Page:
Tenerife Cabildo wants restrictions softened for bars and restaurants next week
The president of the Tenerife Cabildo, Pedro Martín, will ask the regional government during the next Governing Council meeting on Thursday, to make the measures imposed on the hospitality industry more flexible now that the festive period has finished. Bars and restaurants are one of the subsectors most affected by the restrictions on the island, especially by prohibiting the use of their interiors.
The Government has just extended restrictions for 14 more days, as published in the Boletin Oficial (BOC) today, but they are revisable every Thursday until lifted. Martín says that in his opinion, they made some sense during the Christmas holidays when there were many family and social encounters with friends, but thinks that now the sector has shown they comply with regulations, they should be able to have “some flexibility on capacities so that they can face the next few months after the setbacks over the winter season."
“This does not mean that their guard will be lowered. But it is necessary to do it, to help a sector that has been badly punished in recent weeks”, he explained. “As the Cabildo, we asked the Government to maintain the Crafts Fair so that the sector could be reactivated and they denied it for fear of rebounding. We have to be cautious, but we also now have to think about reactivating the island's economy.”
Likewise, Martín announced that in the next few weeks he will study the implementation of an aid plan with the Government for the hospitality and commercial sector. "The Cabildo has already started aid, but we want to expand it with the collaboration of the Government," he said.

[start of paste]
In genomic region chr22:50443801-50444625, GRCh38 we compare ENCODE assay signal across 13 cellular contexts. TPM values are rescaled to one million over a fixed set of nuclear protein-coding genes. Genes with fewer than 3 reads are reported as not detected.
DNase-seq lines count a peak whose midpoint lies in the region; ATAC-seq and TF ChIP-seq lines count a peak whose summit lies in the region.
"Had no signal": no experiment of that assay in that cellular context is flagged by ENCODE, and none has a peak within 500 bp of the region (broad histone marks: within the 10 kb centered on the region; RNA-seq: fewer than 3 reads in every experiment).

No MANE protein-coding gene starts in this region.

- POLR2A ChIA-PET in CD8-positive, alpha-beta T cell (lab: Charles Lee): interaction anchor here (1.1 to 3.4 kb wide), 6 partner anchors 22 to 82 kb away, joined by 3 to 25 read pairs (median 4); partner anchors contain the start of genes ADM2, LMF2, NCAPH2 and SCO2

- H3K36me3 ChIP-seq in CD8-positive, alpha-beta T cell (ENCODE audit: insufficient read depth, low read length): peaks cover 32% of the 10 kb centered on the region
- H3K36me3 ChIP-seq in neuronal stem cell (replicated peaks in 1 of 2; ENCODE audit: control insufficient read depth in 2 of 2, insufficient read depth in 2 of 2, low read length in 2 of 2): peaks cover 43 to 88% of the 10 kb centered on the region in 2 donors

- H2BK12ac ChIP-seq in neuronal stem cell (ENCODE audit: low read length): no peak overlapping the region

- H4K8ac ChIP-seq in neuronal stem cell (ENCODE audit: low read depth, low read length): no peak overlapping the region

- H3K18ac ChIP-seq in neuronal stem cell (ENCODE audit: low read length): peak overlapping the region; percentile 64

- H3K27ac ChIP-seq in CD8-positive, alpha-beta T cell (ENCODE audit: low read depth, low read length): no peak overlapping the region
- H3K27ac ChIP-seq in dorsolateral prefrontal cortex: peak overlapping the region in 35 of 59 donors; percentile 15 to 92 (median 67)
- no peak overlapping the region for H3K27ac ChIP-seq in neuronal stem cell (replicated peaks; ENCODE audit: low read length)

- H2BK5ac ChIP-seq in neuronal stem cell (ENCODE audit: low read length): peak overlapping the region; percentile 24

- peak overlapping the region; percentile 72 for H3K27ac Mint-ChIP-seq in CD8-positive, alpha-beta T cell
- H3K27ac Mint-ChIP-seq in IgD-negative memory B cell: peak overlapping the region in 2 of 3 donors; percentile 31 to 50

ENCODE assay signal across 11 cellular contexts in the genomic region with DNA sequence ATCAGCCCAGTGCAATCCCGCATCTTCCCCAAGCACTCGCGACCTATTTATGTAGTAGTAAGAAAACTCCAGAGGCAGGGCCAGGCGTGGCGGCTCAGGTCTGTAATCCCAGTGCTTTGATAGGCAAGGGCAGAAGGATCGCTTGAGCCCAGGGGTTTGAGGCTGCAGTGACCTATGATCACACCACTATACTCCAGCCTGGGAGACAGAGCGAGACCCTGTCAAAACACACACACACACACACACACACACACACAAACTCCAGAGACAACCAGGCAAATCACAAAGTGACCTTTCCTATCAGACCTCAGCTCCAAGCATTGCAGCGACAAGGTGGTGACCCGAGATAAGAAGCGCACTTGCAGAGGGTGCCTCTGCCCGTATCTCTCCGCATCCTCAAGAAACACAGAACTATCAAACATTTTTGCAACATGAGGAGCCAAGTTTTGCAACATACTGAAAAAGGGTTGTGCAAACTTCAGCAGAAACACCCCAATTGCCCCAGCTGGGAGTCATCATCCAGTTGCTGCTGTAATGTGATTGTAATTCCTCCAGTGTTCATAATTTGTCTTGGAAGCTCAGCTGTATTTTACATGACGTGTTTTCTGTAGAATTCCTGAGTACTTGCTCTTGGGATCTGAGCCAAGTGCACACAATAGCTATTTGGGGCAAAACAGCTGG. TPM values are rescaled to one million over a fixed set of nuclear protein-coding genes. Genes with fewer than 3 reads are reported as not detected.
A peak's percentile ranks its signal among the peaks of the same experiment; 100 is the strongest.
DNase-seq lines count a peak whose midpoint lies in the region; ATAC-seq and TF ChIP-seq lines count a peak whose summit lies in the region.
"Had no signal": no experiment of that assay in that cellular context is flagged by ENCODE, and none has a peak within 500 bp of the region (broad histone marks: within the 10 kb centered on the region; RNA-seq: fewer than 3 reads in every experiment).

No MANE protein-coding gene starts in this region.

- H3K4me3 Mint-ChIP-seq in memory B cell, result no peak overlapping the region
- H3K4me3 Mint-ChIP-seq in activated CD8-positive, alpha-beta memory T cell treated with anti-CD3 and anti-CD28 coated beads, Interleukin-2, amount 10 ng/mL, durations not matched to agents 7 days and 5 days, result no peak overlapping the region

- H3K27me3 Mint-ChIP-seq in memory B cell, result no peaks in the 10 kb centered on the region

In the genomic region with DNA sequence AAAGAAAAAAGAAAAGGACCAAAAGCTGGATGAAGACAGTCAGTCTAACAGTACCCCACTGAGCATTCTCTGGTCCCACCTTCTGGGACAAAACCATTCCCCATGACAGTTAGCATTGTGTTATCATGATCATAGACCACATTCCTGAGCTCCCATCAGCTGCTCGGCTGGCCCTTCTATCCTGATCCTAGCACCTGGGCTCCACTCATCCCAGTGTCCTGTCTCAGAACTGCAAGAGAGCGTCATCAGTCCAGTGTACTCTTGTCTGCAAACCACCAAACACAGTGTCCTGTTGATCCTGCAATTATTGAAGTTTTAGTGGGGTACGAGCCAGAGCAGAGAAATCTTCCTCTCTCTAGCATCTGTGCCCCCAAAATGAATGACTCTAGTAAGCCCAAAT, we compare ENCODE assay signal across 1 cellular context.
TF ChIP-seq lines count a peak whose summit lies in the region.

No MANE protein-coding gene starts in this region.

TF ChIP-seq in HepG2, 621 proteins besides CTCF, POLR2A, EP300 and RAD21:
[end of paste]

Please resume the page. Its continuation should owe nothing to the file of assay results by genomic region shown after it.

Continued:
While this is taking place, business owners in the leisure and hospitality sector, are “desperately waiting” for the package of direct aid that the regional government promised them in order to survive during the coming months.
It must be remembered that these sectors, along with tourism, are being the most punished by the health measures imposed by the Government to contain infections on the island of Tenerife. The extension of these measures for two more weeks in Tenerife is a slap in the face for the sector, which in addition, have had to close terraces due to bad weather from storm Filomena.
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The vice president of the Association of Restaurants and Leisure Entrepreneurs in Santa Cruz (AERO), Carlos Quintero, pointed out that these days have been "very hard" for the sector, but insisted that "we all have to row in the same direction, and if we do, in the end the numbers of contagions will end up reducing and we will reach the objective.”
Quintero hopes, as we all do, that by next Thursday when the Governing Council meets again, the numbers on the island will have dropped enough to go to Level 2. “It is urgent that direct aid comes out to the sectors that have suffered the most these last 10 months from the health crisis, and that will continue to suffer from it. The government has promised us that they will come out in a matter of weeks,” he declared.